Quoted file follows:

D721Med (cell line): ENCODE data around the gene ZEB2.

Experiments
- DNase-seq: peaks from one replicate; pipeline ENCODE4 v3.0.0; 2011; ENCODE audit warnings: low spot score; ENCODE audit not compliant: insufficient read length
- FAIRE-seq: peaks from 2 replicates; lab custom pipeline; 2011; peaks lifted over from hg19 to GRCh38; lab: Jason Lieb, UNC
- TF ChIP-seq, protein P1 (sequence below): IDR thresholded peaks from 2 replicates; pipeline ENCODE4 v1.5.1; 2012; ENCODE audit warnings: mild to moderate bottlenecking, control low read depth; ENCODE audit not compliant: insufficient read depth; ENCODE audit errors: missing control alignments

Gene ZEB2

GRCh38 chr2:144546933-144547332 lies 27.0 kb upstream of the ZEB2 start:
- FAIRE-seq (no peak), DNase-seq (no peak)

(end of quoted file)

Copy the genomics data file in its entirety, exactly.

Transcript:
D721Med (cell line): ENCODE data around the gene ZEB2.

Experiments
- DNase-seq: peaks from one replicate; pipeline ENCODE4 v3.0.0; 2011; ENCODE audit warnings: low spot score; ENCODE audit not compliant: insufficient read length
- FAIRE-seq: peaks from 2 replicates; lab custom pipeline; 2011; peaks lifted over from hg19 to GRCh38; lab: Jason Lieb, UNC
- TF ChIP-seq, protein P1 (sequence below): IDR thresholded peaks from 2 replicates; pipeline ENCODE4 v1.5.1; 2012; ENCODE audit warnings: mild to moderate bottlenecking, control low read depth; ENCODE audit not compliant: insufficient read depth; ENCODE audit errors: missing control alignments

Gene ZEB2

GRCh38 chr2:144546933-144547332 lies 27.0 kb upstream of the ZEB2 start:
- FAIRE-seq (no peak), DNase-seq (no peak)